It is important to note that no psychic predicted the genuinely surprising stories of 1991: the military coup in the Kremlin that was defeated almost bloodlessly by supporters of the Soviet Union; Saddam Hussein deliberately causing one of the world's largest oil spills, then torching Kuwait's oil fields; the most destructive wildfire in California history devastating the Oakland and Berkeley hills; and a highly publicized rape trial of a member of the Kennedy family.
New York "psychic," Lou Wright, predicted that three men would unsuccessfully attempt to kidnap Candice Bergen in Paris, and Marlon Brando would be arrested for trying to help his son break out of jail.
Los Angeles "psychic," Maria Graciette, predicted that a secret UFO base, thousands of years old, would be found deep in the Mexican desert and that Vice President Quayle, attending a World Series game, would impulsively interfere with a play.
New York "psychic," John Monti, predicted that "a massive hurricane will devastate Cuba and topple Castro's regime," that a huge AIDS epidemic would "threaten to end professional sports" and that a scientific advance would allow women to delay menopause, making it possible for them to have children into their 60s.
Washington, D.C., "psychic," Jeane Dixon, who supposedly has a "gift of prophecy," saw that Fidel Castro would be overthrown, possibly resulting in Cuba's becoming part of the United States, and that Virginia governor Douglas Wilder would gain enough support for a "vice presidential invitation." President elect Bill Clinton, however, she described as "the Democratic shooting star," and said that "an organization of women will try to block his path. President Bush's ratings would climb, resulting in his reelection." She also predicted "a promising economic upturn in the spring," and that "broccoli will become the miracle vegetable of the nineties."
The National Enquirer predicted: Barbara Walters will be kidnapped by Middle East terrorists, "but will be freed after ABC agrees to let the terrorists air their views on a three-hour broadcast hosted by Barbara."
The Globe predicted: O.J. prosecutors Marcia Clark and Chris Darden will marry; meanwhile Simpson will join a monastery.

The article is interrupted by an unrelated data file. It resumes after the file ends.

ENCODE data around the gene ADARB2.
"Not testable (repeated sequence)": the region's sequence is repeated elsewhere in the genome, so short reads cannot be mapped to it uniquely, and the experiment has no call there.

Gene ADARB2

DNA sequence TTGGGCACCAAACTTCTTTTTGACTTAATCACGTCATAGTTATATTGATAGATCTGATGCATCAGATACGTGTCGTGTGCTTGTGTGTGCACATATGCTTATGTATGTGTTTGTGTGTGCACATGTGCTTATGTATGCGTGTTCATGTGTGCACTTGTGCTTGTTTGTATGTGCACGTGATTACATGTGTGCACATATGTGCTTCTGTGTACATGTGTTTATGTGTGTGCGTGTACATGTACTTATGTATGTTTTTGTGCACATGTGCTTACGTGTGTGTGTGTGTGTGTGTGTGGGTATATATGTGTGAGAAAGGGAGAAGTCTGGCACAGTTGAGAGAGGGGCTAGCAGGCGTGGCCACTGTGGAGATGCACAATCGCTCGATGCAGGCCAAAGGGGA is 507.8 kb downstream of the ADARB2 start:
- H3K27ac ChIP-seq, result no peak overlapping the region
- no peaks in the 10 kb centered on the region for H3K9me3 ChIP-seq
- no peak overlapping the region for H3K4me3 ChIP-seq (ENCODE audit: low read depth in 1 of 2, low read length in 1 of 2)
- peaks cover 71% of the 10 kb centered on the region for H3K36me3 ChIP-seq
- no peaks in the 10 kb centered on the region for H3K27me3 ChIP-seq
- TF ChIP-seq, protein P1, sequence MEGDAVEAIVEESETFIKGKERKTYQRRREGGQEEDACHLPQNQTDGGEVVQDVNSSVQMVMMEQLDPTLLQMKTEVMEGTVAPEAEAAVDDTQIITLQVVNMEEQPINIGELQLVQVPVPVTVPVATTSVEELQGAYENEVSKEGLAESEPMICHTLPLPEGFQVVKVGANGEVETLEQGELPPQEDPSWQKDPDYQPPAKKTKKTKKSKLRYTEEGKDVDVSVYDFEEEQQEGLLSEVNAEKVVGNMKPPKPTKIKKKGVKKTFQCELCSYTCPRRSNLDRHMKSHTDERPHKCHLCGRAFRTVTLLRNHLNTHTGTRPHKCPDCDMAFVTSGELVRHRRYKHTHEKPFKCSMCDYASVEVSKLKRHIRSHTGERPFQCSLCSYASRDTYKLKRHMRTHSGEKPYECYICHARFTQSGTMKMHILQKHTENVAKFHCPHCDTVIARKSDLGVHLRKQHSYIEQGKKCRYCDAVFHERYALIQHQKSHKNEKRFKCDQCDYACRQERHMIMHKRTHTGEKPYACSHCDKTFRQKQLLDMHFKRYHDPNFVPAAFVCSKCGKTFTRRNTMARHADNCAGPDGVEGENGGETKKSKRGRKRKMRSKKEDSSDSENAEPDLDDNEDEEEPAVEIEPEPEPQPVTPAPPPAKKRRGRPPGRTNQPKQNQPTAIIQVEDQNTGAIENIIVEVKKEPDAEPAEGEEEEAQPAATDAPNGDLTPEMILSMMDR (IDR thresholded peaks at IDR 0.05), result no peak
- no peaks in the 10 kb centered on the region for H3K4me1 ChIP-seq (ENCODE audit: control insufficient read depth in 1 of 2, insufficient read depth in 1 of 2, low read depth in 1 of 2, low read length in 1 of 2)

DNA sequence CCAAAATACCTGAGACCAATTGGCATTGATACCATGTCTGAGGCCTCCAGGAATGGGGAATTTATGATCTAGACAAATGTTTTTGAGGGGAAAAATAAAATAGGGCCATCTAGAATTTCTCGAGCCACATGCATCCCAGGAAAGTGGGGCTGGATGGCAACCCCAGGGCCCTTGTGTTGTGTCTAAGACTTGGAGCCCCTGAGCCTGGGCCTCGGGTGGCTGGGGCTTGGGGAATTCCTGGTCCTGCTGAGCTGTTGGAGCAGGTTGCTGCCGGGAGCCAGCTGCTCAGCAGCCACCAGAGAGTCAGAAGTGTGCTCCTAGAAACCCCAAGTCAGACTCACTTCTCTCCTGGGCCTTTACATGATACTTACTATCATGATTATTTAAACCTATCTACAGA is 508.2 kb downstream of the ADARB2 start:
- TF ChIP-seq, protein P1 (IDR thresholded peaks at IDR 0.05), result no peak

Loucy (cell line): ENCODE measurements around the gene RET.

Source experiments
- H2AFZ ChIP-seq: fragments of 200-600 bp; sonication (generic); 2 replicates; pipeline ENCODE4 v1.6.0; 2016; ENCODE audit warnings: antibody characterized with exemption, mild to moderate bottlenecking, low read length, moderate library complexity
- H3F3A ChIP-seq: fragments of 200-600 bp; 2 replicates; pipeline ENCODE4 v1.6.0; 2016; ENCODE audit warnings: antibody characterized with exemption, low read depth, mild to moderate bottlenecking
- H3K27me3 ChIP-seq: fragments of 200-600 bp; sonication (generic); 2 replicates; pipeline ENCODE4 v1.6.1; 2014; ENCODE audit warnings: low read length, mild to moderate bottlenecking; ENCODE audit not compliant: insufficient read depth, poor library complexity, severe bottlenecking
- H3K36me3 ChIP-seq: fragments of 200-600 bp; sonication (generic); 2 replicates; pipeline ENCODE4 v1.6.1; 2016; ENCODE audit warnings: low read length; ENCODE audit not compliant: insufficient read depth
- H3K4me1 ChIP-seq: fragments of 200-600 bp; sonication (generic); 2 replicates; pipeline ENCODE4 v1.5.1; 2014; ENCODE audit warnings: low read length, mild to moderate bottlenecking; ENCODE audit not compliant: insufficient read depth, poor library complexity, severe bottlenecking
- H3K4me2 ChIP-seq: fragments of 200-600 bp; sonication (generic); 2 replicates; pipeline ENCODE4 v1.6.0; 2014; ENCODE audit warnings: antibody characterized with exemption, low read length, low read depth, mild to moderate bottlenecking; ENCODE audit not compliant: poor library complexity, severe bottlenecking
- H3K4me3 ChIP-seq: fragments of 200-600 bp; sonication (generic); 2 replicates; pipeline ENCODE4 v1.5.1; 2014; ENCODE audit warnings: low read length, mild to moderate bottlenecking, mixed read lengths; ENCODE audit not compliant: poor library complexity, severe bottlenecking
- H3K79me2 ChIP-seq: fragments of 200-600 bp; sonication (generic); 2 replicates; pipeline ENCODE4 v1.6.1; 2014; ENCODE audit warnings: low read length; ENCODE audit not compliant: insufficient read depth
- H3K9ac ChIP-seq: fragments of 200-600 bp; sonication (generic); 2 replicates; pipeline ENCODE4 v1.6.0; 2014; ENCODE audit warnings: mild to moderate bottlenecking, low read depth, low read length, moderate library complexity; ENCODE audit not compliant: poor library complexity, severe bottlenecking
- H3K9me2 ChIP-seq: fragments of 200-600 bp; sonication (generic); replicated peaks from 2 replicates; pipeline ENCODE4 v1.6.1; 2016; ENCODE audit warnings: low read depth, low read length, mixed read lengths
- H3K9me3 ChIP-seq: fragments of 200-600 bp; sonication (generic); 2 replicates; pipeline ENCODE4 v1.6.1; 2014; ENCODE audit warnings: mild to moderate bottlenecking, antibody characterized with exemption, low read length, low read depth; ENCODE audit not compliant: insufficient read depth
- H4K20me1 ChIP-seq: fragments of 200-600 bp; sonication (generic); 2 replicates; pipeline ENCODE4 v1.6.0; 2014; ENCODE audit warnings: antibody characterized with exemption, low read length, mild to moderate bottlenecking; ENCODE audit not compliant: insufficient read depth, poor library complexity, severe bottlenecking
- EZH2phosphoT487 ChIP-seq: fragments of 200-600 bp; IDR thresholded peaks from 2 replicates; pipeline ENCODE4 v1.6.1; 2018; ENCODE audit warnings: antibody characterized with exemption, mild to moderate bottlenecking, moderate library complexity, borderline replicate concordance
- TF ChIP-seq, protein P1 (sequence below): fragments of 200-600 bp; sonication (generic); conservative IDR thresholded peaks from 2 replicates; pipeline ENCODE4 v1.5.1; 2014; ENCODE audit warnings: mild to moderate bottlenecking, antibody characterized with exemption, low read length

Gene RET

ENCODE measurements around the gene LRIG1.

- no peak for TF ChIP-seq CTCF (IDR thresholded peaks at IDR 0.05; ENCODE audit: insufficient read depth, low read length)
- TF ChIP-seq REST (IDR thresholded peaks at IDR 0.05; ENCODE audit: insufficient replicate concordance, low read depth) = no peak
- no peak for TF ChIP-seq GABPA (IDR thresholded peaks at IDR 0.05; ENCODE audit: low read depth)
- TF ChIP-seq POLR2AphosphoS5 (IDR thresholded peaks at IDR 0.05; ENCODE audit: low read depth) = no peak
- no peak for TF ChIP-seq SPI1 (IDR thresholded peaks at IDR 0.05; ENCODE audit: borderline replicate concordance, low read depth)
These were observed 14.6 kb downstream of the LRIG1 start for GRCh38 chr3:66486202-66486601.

The Globe predicted: Susan Lucci finally wins an Emmy but breaks a toe when she drops it on her foot.
The Globe predicted: Angela Lansbury will devise "a dramatic departure from Murder, She Wrote by casting herself as the show's final victim.
The National Examiner predicted: Michael Jackson will undergo a "complete sex change and insist that everyone call him Michelle...His wife, Lisa Marie, will stick by him - and they'll develop an even closer relationship."
The National Examiner predicted: Rush Limbaugh will quit his career as a conservative political spokesman to star "in a remake of the series 'Jake and the Fat Man.'"
Jeane Dixon predicted in the January 17, 1995, issue of the Star, saying, "A new, antibiotic-resistant strain of influenza causes coast-to-coast misery in early winter and again in early spring. Scientists will trace the virus to polluted water." It's not surprising. Antibiotics don't work on viruses, which is why you don't prescribe them for the common cold, flu, AIDS, etc.
The prize for the most embarrassing prediction of 1996 goes to Mystic Meg, a psychic for the Globe. In the January 2, 1996 issue, she said, "Jerry Lewis and Dean Martin reunite for an emotional reunion on TV." Martin died in December of 1995, around the time the prediction hit the newsstands.
The National Enquirer predicted: Jay Leno will lose his Tonight Show job to Johnny Carson.
The National Enquirer predicted: O.J. Simpson will become a minister after confessing during testimony in a civil suit that he killed Nicole Brown Simpson and Ronald Goldman.
New York "psychic" Shawn Robins predicted that a disastrous earthquake would strike San Francisco in the summer of 1983 and that Jimmy Carter would run again for presidency.
Jeane Dixon, the famed "seer" from Washington DC, predicted a major international confrontation over "peaceful islands of the South Pacific" in 1983. She also predicted that Princess Diana would release news of a new pregnancy "before the year 1983 is very old."
"Psychic" Tony Leggett predicted that Vice-president Quayle would temporarily stand in for president when Bush is stricken with heart problems, that a former president would die in the fall, and that an assassination attempt on Soviet President Gorbachev would be foiled by a courageous American tourist.
Jeane Dixon saw the Reverend Jimmy Swaggart's ministry being "saved" by a last minute donation in 1990, rather than being destroyed by another scandal involving a prostitute.